DECODED: DSP BlackRock Dynamic Asset Allocation Fund
Jan 17 2014
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WHAT IS IT: DSP Blackrock Dynamic Asset Allocation Fund is an open-ended fund of fund scheme that offers an asset allocation solution depending on relative attractiveness of equity and fixed income markets. The scheme endeavours to dynamically change the asset allocation between equity and fixed income based on an in-house designed yield gap model.
NFO PERIOD: January 17 to 31.
SCHEME OBJECTIVE: The scheme would be investing in four funds — DSP Blackrock Top 100 Equity Fund and DSP Blackrock Equity Fund for equity exposure and DSP Blackrock Strategic Bond Fund and DSP Blackrock Short Term Fund for debt exposure. The asset allocation in two equity and two debt funds will be based on yield gap and modified yield gap ratio. The yield gap ratio is calculated by dividing 10 year G-Sec yield (a proxy for debt market) by earnings yield of Nifty (a proxy for equity market). Earnings yield of Nifty will be earnings divided by price. Modified yield gap a variation of the yield gap is calculated by dividing one-year G-Sec yield by earnings yield of Nifty. At a given time if equity is more attractive than debt then equity allocation will go up and debt allocation will come down and vice versa. There will be automatic rebalancing of portfolios.
ASSET ALLOCATION: Equity gets 10-90 per cent, debt gets 10-90 per cent and money market gets 0-10 per cent allocations. If the scheme was live at present, the yield gap model suggests a 10 per cent equity allocation and 90 per cent in debt. The allocation between the primary underlying schemes in each asset class will be equally weighted.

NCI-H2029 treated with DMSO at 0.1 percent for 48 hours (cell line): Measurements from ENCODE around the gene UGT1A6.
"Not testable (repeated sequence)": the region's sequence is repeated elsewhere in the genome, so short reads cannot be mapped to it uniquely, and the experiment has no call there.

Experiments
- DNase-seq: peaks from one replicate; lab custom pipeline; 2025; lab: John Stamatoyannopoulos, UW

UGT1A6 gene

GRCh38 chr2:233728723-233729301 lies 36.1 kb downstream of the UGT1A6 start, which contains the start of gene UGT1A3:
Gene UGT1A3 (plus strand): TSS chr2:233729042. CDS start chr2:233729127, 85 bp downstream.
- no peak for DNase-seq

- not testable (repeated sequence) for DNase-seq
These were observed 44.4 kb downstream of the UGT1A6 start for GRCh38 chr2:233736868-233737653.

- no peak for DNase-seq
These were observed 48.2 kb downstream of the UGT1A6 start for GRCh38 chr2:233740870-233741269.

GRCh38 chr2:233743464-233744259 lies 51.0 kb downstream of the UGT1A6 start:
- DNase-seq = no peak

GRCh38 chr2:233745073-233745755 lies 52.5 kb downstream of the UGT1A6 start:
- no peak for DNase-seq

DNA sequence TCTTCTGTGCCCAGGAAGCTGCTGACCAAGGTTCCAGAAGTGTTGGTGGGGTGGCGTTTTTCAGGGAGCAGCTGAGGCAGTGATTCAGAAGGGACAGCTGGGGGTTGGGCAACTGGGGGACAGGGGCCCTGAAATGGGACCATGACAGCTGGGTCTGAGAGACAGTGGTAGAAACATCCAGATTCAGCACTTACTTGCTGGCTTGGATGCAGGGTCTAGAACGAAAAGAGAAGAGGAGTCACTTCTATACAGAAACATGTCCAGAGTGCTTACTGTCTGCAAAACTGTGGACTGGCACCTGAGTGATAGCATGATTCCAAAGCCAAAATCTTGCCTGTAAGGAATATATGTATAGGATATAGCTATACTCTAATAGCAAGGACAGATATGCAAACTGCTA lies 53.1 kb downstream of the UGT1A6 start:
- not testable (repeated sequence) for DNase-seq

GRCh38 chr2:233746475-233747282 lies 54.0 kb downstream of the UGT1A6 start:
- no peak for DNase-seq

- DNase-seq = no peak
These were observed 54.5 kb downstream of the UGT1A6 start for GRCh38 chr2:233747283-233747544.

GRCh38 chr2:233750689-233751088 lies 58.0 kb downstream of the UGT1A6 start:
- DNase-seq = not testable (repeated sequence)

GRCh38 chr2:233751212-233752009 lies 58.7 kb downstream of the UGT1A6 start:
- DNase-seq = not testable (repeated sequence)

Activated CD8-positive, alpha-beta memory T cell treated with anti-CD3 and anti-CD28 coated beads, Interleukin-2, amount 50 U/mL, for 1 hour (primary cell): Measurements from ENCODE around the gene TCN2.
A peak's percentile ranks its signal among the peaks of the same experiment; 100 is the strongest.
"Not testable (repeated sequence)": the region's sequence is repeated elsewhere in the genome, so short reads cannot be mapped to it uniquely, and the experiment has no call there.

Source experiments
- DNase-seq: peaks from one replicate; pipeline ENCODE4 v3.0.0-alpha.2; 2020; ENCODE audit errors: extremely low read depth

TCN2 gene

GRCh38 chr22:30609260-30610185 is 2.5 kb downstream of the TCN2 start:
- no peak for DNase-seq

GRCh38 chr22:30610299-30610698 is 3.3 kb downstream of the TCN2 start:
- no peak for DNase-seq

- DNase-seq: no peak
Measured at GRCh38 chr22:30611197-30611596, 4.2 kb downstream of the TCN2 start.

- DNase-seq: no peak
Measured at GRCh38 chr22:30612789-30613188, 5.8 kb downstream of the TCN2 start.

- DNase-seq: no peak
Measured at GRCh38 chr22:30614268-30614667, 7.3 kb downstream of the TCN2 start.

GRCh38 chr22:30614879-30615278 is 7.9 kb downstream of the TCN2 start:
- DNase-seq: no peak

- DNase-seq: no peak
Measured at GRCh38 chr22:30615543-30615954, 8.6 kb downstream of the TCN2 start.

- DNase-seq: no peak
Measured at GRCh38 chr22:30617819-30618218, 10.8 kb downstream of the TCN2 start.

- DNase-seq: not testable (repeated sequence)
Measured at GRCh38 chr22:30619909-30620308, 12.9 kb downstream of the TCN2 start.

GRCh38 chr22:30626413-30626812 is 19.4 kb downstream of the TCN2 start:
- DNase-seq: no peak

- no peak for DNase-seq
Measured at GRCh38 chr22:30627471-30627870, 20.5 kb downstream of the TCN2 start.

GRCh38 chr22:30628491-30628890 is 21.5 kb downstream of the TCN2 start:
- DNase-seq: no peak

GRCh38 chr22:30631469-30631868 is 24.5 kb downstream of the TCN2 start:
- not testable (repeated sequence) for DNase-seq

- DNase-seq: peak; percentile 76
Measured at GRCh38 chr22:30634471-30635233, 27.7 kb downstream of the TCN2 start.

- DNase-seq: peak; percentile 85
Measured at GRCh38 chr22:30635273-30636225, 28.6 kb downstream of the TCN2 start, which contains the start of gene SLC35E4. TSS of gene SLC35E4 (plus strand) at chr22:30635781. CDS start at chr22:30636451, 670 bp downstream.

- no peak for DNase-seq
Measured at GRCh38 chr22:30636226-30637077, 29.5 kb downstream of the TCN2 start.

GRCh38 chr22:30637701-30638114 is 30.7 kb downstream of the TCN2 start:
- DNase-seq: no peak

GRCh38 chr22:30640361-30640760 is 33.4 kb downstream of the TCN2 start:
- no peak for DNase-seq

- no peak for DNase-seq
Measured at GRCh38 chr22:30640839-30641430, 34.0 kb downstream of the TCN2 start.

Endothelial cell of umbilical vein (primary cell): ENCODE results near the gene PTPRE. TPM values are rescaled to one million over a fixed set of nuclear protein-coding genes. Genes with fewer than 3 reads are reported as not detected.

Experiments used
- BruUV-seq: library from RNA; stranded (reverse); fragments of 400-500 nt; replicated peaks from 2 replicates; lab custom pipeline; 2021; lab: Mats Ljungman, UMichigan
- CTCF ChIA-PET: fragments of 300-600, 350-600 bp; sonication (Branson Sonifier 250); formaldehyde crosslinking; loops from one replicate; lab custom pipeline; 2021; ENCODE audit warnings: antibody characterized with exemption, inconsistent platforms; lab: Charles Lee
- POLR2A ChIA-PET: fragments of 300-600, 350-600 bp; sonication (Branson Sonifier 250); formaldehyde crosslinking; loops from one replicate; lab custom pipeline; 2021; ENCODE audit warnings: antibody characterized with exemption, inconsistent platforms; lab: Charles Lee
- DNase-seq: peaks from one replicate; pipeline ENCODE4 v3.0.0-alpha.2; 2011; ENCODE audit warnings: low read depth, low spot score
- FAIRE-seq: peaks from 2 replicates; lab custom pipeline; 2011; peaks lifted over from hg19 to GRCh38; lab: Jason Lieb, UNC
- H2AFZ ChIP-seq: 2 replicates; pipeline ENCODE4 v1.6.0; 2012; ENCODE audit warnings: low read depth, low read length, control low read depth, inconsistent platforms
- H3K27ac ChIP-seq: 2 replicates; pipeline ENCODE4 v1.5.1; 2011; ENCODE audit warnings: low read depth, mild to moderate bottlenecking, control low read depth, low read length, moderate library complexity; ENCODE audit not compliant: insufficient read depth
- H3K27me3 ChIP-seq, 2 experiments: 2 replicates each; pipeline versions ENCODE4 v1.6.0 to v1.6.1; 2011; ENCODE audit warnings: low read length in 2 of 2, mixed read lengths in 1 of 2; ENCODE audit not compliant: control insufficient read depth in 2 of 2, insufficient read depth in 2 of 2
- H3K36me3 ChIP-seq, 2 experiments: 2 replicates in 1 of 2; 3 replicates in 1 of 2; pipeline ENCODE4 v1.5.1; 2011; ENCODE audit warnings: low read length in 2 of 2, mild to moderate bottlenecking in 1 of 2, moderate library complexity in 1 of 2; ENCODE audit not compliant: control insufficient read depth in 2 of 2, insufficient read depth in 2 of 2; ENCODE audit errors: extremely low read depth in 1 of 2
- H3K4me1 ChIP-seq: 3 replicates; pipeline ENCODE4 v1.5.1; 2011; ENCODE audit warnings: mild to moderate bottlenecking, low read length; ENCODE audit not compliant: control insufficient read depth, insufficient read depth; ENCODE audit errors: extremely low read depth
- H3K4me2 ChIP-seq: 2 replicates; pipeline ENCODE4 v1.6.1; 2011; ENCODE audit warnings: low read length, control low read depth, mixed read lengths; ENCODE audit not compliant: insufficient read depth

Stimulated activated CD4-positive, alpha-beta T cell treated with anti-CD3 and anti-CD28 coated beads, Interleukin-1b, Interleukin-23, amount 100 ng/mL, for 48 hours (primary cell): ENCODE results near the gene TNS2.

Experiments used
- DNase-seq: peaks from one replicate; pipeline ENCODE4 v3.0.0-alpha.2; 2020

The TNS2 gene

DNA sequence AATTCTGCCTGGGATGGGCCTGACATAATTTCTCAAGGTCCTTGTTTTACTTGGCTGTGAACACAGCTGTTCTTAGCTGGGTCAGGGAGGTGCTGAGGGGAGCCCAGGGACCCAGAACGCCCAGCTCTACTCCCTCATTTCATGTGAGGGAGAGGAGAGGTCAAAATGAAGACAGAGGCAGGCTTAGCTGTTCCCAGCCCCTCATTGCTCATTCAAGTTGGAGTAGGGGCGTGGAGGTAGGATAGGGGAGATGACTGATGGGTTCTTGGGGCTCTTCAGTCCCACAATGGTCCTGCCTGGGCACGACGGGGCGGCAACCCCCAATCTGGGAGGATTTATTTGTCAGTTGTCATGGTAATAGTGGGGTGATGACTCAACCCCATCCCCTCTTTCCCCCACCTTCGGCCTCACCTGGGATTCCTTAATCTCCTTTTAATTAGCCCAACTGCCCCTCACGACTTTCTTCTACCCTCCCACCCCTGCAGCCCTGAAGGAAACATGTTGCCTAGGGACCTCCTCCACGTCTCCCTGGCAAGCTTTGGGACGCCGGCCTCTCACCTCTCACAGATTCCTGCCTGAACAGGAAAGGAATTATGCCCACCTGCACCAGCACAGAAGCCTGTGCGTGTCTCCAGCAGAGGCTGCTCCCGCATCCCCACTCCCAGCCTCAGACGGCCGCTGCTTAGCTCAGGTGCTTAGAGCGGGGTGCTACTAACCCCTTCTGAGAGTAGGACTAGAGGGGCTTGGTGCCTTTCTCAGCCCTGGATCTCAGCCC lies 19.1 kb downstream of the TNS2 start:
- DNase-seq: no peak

BENCHMARK: Crisil Balanced Fund Index.
LOAD STRUCTURE: There is an exit load of 1 per cent for redemption before one year of investment and 0.5 per cent for redemption between one year and two year.
FC VERDICT: The scheme is essentially trying to time investments in equities and debt. Thus, the underlying philosophy of this scheme is that one should play the market by getting out of equities and getting into debt if stocks are overvalued, under the assumption that it may correct and fall, and do the reverse if the opposite seems to be scenario from the technical ratios. But another school of thought suggests investors should have stable asset allocation ratios as per their long-term objectives and not re-jig it to play for short-term gain. Further, frequent portfolio churning for dynamic asset allocation will mean added cost for the fund. It’s a one of a kind scheme, those willing to take some risk for potential gains may consider this for investment.